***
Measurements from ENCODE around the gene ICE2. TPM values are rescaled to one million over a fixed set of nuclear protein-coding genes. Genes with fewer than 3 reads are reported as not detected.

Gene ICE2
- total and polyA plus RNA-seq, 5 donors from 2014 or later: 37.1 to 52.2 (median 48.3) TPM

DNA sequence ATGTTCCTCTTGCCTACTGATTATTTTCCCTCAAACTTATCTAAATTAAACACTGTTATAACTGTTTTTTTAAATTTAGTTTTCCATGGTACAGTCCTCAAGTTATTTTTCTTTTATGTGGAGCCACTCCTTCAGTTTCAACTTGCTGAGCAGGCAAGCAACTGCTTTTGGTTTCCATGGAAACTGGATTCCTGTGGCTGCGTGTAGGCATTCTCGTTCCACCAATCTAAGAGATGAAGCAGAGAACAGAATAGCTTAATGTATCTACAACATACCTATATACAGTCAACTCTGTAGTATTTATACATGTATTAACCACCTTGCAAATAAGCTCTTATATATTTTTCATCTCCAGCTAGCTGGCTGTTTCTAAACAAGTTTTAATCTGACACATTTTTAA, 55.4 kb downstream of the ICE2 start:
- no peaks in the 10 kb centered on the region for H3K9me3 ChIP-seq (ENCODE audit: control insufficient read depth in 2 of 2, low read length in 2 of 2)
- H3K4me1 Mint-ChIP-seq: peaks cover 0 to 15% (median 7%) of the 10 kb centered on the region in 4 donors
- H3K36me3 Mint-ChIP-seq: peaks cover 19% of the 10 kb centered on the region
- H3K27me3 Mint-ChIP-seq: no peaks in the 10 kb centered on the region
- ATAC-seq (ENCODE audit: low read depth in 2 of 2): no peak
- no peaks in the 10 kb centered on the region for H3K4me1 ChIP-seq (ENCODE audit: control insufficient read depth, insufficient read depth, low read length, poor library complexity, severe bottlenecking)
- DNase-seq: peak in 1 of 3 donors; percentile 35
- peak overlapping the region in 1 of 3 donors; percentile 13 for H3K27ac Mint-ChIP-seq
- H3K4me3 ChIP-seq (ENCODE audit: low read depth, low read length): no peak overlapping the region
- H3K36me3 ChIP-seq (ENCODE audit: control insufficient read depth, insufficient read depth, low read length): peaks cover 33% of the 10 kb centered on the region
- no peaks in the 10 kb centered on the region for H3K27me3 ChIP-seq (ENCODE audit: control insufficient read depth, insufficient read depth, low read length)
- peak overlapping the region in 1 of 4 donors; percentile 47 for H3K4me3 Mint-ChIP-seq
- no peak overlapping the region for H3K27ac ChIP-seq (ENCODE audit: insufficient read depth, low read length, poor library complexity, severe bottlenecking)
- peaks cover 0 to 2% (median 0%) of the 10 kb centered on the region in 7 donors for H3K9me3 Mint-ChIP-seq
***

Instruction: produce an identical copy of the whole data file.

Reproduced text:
Measurements from ENCODE around the gene ICE2. TPM values are rescaled to one million over a fixed set of nuclear protein-coding genes. Genes with fewer than 3 reads are reported as not detected.

Gene ICE2
- total and polyA plus RNA-seq, 5 donors from 2014 or later: 37.1 to 52.2 (median 48.3) TPM

DNA sequence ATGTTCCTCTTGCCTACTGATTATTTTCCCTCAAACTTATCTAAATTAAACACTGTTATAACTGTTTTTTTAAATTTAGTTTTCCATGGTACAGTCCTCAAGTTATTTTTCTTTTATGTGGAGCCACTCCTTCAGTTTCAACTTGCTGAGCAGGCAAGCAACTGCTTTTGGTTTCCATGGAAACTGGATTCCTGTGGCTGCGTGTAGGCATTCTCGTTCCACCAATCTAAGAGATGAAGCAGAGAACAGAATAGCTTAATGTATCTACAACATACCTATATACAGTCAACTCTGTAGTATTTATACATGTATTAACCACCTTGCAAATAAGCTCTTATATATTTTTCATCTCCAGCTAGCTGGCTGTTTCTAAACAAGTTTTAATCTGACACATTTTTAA, 55.4 kb downstream of the ICE2 start:
- no peaks in the 10 kb centered on the region for H3K9me3 ChIP-seq (ENCODE audit: control insufficient read depth in 2 of 2, low read length in 2 of 2)
- H3K4me1 Mint-ChIP-seq: peaks cover 0 to 15% (median 7%) of the 10 kb centered on the region in 4 donors
- H3K36me3 Mint-ChIP-seq: peaks cover 19% of the 10 kb centered on the region
- H3K27me3 Mint-ChIP-seq: no peaks in the 10 kb centered on the region
- ATAC-seq (ENCODE audit: low read depth in 2 of 2): no peak
- no peaks in the 10 kb centered on the region for H3K4me1 ChIP-seq (ENCODE audit: control insufficient read depth, insufficient read depth, low read length, poor library complexity, severe bottlenecking)
- DNase-seq: peak in 1 of 3 donors; percentile 35
- peak overlapping the region in 1 of 3 donors; percentile 13 for H3K27ac Mint-ChIP-seq
- H3K4me3 ChIP-seq (ENCODE audit: low read depth, low read length): no peak overlapping the region
- H3K36me3 ChIP-seq (ENCODE audit: control insufficient read depth, insufficient read depth, low read length): peaks cover 33% of the 10 kb centered on the region
- no peaks in the 10 kb centered on the region for H3K27me3 ChIP-seq (ENCODE audit: control insufficient read depth, insufficient read depth, low read length)
- peak overlapping the region in 1 of 4 donors; percentile 47 for H3K4me3 Mint-ChIP-seq
- no peak overlapping the region for H3K27ac ChIP-seq (ENCODE audit: insufficient read depth, low read length, poor library complexity, severe bottlenecking)
- peaks cover 0 to 2% (median 0%) of the 10 kb centered on the region in 7 donors for H3K9me3 Mint-ChIP-seq